Is Full Send banned in schools? Students have been contacting YouTube influencers NELK to say they’ve been banned from wearing their Full Send clothing and logo. But what does Full Send mean and why is it controversial?

Full Send meaning explained

In 2010, a group of friends calling themselves NELK Boys began posting content on YouTube revolving around two things – pranking and partying. The group styled the videos around a particular (stereo!)type of college culture. 

The edgy humour and unbridled revelry has gained them a mainly teenage/early 20s audience of 5.8 million subscribers on YouTube. Full Send refers to “partying and living life without thinking about the consequences”. 

The group is said to chant the phrase during drinking bouts. Some of the most popular videos include tricking a Bigfoot expert and gaining control of the speakers in a Best Buy store to broadcast silly sounds. 

The controversy

However, some of the brand’s humour has fallen on the unfunny side of things and courted controversy, including jokes about under-age drinking and mocking drink-driving by using fake beer. 

Pushing boundaries has got them into trouble, including in 2015 when they posted a video entitled Coke Prank On Cops in which they told officers they had “coke” in their car, which turned out to be Coca-Cola.

While it raised laughs among followers and officers took it in their stride, CBS reported the group had been warned over the incident. The LAPD released a statement highlighting the illegality and potential consequences of making false statements.

Separately, member Jesse Sebastiani was reported as convicted of disorderly conduct last year for a prank in which he walked into a book store smeared in fake blood while asking for books on “covering up a crime scene”.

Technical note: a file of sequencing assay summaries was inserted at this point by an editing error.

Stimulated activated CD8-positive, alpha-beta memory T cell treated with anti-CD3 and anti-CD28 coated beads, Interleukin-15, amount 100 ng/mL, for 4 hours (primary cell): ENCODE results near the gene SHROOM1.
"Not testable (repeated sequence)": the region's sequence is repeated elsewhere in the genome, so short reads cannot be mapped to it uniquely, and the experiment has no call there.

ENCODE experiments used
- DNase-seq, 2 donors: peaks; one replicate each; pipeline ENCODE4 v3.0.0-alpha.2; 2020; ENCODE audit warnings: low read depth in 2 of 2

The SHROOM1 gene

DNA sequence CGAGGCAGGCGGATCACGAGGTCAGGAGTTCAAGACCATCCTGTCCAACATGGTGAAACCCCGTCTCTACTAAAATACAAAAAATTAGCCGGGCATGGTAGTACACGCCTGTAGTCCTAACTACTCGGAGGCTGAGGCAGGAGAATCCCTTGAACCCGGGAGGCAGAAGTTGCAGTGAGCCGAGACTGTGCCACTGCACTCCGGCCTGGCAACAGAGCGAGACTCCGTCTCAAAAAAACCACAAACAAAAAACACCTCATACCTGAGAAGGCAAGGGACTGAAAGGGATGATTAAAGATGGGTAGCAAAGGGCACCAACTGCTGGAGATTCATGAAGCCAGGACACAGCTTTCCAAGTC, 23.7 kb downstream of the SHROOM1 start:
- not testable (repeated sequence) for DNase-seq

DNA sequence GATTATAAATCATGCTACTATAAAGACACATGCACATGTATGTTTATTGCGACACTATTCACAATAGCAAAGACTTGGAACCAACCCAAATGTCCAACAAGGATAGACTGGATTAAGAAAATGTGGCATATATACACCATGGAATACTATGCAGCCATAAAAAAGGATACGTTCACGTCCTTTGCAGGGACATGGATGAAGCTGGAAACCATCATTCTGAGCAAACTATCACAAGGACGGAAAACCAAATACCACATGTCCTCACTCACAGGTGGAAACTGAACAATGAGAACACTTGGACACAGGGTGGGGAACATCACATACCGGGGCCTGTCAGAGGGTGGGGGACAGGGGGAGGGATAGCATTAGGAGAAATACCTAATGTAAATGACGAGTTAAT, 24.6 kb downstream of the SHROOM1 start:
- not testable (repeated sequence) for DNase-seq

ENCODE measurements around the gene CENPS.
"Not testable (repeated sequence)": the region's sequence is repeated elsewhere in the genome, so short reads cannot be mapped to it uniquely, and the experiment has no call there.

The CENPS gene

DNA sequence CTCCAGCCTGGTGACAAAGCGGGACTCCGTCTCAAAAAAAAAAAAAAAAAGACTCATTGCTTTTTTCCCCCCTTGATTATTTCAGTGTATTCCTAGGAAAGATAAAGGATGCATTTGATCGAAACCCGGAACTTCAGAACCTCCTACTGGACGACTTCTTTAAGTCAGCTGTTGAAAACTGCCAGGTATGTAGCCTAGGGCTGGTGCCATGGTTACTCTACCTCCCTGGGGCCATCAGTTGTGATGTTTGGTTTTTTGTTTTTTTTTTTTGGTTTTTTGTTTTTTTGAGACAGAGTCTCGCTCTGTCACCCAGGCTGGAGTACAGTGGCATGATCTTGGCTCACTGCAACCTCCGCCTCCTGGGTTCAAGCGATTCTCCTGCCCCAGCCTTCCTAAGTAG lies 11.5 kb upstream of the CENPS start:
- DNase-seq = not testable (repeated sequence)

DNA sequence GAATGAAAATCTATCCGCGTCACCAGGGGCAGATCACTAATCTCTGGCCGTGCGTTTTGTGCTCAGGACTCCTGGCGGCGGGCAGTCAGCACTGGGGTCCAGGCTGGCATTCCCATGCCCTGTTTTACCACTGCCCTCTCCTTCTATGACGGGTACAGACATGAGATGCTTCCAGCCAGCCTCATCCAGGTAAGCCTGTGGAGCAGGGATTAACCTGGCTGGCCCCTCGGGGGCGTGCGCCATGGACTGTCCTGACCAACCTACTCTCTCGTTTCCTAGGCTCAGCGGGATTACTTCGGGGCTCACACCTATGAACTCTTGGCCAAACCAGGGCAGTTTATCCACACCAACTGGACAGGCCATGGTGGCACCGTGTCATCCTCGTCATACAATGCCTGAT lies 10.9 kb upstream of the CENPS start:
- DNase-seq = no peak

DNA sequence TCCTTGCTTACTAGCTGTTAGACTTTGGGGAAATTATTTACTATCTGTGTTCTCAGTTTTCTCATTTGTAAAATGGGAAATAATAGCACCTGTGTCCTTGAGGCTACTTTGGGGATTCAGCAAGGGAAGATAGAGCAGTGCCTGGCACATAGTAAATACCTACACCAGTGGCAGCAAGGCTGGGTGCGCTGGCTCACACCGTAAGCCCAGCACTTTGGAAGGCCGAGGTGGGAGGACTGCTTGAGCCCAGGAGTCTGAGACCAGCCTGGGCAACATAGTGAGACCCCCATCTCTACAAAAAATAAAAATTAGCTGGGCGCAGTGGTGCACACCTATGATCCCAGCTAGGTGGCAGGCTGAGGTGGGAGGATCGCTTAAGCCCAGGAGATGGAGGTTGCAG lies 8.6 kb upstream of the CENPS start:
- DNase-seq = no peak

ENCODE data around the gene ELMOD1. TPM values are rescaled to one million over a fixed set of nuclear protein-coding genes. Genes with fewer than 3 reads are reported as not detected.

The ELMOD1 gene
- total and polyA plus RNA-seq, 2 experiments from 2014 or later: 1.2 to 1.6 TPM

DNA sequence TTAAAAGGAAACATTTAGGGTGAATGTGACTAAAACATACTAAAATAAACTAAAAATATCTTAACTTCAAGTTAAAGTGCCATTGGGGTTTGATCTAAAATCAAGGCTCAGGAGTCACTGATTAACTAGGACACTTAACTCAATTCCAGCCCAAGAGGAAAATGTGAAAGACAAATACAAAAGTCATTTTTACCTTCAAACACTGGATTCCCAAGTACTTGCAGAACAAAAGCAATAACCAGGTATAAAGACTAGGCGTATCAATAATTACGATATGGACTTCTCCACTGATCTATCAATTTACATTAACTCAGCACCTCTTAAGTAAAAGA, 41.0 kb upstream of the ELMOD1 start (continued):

More recently, the group fell foul of covid-19 restrictions after New Jersey police broke up a gathering of 1,500 people at a house rented by NELK. This may have been a case of putting beer before brains, given in April the group participated in a virtual beer pong tournament to raise money to mitigate the pandemic.

Even so, it’s not surprising the culture and controversy NELK Boys is steeped in would be deemed school-unfriendly.

 

Who created Full Send?

NELK’s prank-centred YouTube channel was created in 2010 by Kyle Forgeard, Jesse Sebastiani and Steve Deleonardis. The videos often feature Salim The Dream and Cousin Jay too. Sebastiani’s father, Pat, also makes appearances. 

Jesse Sebastiani was perhaps the best known of the founding trio before NELK, having appeared on MTV show Careless Teens. He also self-published a documentary, Saved By The Status.

Is Full Send banned in schools?

Image via Reddit

On Thursday, NELK posted messages on its Snapchat account seemingly sent by followers who said they’d been banned from wearing clothes at school bearing the Full Send logo.

At this stage it’s unclear which schools – if any – have introduced the ban. One student, who said they attended a public school, hosted an Ask Me Anything session on Reddit and reported that although students had been allowed to wear the logo previously, “for some reason Full Send is not allowed” any more. 

The reaction has been mixed, with one Reddit user commenting: “Makes sense to me. Kids/teenagers shouldn’t be promoting drinking at a early age.” 

Some have argued a supportive and open discussion about the reasons for this might be equally important.

Having said that, no schools have been identified as imposing this ban. Since we’re talking about a group that defines itself by pranks and controversy, we’ll have to wait to find out whether this is just another publicity stunt. 

Have something to tell us about this article?